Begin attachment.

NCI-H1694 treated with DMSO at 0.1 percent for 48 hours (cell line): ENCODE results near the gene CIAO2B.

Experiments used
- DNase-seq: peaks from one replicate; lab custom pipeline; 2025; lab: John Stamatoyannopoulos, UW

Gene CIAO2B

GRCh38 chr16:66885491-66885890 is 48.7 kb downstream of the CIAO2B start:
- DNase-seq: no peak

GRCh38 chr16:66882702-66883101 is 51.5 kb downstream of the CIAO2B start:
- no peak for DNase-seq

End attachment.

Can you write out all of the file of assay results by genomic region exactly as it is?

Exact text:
NCI-H1694 treated with DMSO at 0.1 percent for 48 hours (cell line): ENCODE results near the gene CIAO2B.

Experiments used
- DNase-seq: peaks from one replicate; lab custom pipeline; 2025; lab: John Stamatoyannopoulos, UW

Gene CIAO2B

GRCh38 chr16:66885491-66885890 is 48.7 kb downstream of the CIAO2B start:
- DNase-seq: no peak

GRCh38 chr16:66882702-66883101 is 51.5 kb downstream of the CIAO2B start:
- no peak for DNase-seq